The Dakota Access Pipeline


The controversial construction of the Dakota Access Pipeline (DAPL) gained national and international attention when the U.S. Army Corps of Engineers accepted an application filed by Energy Transfer Partners, a Texas-based developer behind the project.

The position of the Standing Rock Sioux Tribe is that the Dakota Access Pipeline violates Article II of the Fort Laramie Treaty, which guarantees the “undisturbed use and occupation” of reservation lands surrounding the proposed location of the pipeline. In 2015 the Standing Rock Sioux Tribe, operating as a sovereign nation , passed a resolution regarding the pipeline stating that “the Dakota Access Pipeline poses a serious risk to the very survival of our Tribe and … would destroy valuable cultural resources.”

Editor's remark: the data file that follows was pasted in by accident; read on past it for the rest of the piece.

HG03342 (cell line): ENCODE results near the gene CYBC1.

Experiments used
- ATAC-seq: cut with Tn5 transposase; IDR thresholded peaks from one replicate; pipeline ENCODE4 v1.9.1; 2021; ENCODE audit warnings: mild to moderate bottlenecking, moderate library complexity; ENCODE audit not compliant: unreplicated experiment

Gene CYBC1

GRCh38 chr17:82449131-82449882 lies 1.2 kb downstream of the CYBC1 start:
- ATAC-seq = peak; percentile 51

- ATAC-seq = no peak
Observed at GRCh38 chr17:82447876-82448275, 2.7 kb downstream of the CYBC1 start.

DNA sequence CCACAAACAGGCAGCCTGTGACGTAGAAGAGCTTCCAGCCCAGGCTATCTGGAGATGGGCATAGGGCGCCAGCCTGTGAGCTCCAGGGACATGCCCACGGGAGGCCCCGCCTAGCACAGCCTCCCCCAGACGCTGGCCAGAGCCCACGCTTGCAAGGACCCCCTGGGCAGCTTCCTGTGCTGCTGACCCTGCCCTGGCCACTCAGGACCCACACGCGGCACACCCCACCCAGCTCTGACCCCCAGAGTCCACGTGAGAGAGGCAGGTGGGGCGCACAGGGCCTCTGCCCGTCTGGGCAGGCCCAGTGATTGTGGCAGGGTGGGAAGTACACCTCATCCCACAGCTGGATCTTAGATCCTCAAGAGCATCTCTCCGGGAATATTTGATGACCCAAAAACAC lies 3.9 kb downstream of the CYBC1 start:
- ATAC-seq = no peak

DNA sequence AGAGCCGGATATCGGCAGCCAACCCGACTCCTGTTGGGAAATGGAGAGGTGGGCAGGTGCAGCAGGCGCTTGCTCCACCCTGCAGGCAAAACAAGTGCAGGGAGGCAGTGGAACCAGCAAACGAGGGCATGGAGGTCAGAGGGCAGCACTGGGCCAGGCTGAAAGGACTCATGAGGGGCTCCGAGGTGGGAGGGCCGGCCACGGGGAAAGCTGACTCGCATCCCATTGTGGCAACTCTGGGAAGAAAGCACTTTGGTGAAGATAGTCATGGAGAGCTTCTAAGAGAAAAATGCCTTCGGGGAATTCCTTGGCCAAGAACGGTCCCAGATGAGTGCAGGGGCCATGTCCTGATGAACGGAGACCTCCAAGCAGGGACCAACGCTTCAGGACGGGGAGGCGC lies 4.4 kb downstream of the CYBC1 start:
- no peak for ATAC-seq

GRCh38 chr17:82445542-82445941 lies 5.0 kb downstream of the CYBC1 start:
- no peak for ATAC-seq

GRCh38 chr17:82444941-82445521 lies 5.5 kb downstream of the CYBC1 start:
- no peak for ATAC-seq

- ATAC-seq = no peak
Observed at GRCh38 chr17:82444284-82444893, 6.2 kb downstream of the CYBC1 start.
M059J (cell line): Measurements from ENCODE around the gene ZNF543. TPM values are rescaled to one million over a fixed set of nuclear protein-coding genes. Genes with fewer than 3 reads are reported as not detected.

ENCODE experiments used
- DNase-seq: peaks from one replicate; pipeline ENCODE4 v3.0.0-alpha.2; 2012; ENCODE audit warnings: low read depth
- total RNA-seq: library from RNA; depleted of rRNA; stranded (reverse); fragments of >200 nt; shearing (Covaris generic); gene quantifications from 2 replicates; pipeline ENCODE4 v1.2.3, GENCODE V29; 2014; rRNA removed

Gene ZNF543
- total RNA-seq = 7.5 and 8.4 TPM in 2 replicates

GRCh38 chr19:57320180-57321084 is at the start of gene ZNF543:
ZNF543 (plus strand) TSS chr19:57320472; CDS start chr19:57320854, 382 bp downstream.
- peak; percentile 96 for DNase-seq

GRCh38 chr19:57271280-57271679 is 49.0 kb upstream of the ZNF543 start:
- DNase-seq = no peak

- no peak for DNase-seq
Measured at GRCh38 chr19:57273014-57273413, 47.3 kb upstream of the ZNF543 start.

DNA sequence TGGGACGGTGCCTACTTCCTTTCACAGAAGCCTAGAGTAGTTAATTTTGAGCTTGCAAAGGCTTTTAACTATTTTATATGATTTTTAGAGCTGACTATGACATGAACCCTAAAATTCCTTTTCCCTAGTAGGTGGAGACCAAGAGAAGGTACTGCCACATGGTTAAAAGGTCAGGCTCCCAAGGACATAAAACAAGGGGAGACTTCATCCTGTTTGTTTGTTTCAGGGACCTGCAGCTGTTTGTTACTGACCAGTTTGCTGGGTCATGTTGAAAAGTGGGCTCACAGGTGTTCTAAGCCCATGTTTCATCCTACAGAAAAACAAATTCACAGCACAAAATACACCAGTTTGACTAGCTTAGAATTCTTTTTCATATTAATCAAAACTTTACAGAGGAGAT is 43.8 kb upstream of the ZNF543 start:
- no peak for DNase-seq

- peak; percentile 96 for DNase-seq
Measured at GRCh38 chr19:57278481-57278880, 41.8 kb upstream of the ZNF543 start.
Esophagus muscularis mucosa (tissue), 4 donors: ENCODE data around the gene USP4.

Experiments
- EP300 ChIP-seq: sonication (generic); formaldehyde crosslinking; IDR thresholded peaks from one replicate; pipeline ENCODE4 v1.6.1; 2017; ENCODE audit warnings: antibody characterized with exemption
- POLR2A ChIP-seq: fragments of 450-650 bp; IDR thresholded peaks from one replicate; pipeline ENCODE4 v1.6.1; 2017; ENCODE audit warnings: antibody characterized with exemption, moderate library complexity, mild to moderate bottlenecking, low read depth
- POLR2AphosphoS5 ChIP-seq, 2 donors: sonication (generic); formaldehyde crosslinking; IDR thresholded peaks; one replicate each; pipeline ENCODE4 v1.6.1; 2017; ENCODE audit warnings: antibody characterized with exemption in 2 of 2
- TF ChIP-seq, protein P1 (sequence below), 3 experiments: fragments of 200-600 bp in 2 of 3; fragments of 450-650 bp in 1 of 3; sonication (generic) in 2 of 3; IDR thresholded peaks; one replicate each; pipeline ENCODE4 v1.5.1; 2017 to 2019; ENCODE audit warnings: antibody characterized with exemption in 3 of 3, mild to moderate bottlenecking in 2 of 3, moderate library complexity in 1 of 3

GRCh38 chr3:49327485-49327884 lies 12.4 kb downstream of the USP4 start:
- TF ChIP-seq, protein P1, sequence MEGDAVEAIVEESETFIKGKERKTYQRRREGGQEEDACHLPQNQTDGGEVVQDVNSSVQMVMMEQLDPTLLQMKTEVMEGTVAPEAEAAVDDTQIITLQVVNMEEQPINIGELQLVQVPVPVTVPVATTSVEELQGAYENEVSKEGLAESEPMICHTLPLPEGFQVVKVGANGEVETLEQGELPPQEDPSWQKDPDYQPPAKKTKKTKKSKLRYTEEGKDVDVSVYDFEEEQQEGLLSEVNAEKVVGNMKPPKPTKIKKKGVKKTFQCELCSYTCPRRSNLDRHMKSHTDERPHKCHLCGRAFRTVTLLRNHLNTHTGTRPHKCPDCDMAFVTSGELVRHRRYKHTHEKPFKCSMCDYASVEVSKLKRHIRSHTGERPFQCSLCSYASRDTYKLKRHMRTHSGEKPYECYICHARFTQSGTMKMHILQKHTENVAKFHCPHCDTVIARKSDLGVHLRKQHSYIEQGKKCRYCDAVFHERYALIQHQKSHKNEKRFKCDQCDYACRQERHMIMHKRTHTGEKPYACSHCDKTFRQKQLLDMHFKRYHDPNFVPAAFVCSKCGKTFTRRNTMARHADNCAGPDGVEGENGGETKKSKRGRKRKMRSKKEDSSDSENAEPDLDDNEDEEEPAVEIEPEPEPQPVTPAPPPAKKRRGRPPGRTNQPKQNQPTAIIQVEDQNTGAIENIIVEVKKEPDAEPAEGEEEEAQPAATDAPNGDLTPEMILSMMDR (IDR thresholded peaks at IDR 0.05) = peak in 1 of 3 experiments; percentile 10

To generate momentum for their cause and demonstrate their opposition to the pipeline, the Standing Rock Sioux Tribe organized runs, horseback rides, and marches. Many Native Nations, along with non-Native allies, celebrities, and several politicians supported the movement and travelled to join DAPL protesters at the Sacred Stone Camp on the Standing Rock Reservation. Conditions at the camp became intense. North Dakota law enforcement officials and private guards hired by Energy Transfer Partners clashed with protestors, sometimes violently, and made hundreds of arrests.